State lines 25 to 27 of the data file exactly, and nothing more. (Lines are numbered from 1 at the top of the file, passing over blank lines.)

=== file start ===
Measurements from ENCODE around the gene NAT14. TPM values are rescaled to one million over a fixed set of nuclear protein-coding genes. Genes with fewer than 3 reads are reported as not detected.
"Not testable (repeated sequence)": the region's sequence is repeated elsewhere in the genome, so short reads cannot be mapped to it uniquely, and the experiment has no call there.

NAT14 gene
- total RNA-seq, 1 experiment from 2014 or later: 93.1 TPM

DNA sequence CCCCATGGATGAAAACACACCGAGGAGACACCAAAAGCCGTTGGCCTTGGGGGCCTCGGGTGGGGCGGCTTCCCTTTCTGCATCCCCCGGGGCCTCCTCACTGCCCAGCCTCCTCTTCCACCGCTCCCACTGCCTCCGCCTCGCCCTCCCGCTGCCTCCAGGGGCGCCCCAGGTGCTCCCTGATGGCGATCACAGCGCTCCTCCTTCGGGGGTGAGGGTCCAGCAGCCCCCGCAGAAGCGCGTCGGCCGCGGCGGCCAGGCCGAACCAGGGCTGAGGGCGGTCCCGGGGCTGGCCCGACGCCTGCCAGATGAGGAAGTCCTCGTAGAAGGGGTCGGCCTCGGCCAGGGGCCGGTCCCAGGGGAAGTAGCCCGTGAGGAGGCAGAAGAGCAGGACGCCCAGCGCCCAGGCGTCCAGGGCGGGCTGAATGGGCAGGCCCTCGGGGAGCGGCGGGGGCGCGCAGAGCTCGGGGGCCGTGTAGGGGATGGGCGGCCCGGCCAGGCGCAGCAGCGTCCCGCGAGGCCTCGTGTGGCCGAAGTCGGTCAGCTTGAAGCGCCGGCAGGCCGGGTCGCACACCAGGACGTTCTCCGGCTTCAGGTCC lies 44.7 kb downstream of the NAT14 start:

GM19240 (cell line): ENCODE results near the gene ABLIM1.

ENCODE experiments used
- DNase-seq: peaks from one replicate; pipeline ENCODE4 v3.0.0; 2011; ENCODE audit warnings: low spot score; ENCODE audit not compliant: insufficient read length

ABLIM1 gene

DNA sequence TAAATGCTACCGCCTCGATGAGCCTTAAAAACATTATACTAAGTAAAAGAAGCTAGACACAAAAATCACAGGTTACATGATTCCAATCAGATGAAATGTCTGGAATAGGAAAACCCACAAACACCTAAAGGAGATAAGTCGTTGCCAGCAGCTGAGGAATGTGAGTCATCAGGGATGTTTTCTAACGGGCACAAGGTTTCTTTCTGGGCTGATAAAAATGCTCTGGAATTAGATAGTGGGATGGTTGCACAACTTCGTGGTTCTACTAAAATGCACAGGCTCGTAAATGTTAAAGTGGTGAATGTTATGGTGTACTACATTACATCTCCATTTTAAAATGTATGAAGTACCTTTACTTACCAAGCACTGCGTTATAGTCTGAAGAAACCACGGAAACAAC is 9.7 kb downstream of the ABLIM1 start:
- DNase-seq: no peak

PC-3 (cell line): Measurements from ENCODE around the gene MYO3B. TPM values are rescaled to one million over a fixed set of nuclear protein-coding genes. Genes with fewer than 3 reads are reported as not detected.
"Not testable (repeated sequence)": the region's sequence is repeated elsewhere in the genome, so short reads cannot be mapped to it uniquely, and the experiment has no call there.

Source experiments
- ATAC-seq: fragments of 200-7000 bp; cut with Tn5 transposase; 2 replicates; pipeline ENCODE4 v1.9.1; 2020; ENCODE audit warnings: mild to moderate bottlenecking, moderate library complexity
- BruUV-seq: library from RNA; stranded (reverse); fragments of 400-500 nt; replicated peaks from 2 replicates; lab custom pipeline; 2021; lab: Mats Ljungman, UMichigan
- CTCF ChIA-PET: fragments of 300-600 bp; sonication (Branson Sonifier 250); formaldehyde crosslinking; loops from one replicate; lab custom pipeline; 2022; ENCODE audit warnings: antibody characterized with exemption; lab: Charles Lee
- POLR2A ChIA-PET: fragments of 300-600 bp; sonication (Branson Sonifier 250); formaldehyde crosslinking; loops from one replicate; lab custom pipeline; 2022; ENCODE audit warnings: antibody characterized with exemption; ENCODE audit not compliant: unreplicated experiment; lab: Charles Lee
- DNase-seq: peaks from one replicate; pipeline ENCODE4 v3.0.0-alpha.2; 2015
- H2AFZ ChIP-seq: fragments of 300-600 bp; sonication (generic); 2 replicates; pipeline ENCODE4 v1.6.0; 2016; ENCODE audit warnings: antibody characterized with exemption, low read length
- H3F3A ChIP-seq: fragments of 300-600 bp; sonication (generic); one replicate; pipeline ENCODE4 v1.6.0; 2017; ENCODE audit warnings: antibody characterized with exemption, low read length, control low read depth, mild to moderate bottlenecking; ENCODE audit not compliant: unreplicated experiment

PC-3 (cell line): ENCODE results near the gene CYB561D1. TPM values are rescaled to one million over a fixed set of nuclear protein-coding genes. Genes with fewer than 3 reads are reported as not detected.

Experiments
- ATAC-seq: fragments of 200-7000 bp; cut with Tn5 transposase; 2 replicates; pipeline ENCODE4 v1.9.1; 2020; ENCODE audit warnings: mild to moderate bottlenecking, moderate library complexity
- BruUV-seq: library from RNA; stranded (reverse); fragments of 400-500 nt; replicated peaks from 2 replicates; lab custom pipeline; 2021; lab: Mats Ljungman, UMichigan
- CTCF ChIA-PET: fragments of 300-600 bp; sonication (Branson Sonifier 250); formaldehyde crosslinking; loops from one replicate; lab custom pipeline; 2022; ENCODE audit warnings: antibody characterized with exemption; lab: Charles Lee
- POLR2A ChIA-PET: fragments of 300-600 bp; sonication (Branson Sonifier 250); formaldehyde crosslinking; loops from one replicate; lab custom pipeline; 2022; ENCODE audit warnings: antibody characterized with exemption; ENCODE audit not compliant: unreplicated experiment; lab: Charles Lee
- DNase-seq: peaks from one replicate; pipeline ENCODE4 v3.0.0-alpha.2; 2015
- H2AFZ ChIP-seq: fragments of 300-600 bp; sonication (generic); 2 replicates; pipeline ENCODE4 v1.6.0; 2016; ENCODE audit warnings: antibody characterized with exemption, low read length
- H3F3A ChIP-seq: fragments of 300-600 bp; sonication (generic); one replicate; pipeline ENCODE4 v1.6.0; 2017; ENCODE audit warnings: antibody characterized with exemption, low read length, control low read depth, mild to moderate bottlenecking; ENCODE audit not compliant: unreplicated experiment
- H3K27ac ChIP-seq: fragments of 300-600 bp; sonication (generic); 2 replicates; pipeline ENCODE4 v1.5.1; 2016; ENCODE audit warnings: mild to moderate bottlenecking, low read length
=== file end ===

- BruUV-seq: library from RNA; stranded (reverse); fragments of 400-500 nt; replicated peaks from 2 replicates; lab custom pipeline; 2021; lab: Mats Ljungman, UMichigan
- CTCF ChIA-PET: fragments of 300-600 bp; sonication (Branson Sonifier 250); formaldehyde crosslinking; loops from one replicate; lab custom pipeline; 2022; ENCODE audit warnings: antibody characterized with exemption; lab: Charles Lee
- POLR2A ChIA-PET: fragments of 300-600 bp; sonication (Branson Sonifier 250); formaldehyde crosslinking; loops from one replicate; lab custom pipeline; 2022; ENCODE audit warnings: antibody characterized with exemption; ENCODE audit not compliant: unreplicated experiment; lab: Charles Lee